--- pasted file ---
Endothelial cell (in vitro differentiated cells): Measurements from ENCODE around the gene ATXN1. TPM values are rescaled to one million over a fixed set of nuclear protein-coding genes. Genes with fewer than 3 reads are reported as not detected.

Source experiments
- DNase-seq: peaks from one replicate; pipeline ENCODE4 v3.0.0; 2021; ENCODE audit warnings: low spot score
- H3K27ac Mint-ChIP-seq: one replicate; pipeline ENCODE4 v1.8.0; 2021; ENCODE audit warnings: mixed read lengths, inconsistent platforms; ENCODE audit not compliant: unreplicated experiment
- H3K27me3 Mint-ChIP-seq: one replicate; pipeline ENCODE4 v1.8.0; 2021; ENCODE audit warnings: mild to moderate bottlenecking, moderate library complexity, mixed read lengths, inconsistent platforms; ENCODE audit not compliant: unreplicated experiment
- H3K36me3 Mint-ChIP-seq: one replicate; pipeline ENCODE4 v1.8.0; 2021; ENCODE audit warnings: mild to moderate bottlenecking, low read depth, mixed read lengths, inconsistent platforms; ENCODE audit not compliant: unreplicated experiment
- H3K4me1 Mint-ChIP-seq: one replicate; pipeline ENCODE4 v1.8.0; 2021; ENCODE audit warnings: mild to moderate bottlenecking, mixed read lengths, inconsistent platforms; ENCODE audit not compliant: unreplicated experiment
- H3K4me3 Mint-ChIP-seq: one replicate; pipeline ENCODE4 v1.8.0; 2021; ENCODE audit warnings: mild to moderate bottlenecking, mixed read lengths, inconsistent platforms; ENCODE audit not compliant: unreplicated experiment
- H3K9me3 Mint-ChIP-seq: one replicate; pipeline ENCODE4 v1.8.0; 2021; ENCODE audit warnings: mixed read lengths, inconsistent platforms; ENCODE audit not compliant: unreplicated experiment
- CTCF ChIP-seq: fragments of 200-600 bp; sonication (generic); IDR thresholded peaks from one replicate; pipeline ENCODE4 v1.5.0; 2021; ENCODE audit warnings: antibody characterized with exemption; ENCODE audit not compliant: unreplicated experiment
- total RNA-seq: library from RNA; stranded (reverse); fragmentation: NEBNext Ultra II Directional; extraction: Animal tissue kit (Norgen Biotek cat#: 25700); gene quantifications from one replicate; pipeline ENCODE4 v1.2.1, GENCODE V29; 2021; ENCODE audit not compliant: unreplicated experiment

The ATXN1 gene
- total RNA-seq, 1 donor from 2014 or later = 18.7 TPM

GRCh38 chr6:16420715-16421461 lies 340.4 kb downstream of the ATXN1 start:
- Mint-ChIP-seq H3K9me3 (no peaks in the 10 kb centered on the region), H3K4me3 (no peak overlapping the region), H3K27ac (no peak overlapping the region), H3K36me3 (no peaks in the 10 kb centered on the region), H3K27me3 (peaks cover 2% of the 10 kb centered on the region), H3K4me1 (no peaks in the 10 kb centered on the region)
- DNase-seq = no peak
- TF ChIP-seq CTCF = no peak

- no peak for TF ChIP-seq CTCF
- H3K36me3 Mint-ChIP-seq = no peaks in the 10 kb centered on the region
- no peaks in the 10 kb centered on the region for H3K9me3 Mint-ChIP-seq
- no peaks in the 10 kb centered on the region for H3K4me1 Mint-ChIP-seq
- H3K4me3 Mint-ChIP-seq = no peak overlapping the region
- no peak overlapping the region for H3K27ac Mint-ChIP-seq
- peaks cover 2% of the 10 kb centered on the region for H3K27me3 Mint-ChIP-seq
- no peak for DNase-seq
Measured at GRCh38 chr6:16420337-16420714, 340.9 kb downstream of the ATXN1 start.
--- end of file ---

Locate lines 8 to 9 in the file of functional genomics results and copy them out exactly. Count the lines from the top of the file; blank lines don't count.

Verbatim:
- H3K4me3 Mint-ChIP-seq: one replicate; pipeline ENCODE4 v1.8.0; 2021; ENCODE audit warnings: mild to moderate bottlenecking, mixed read lengths, inconsistent platforms; ENCODE audit not compliant: unreplicated experiment
- H3K9me3 Mint-ChIP-seq: one replicate; pipeline ENCODE4 v1.8.0; 2021; ENCODE audit warnings: mixed read lengths, inconsistent platforms; ENCODE audit not compliant: unreplicated experiment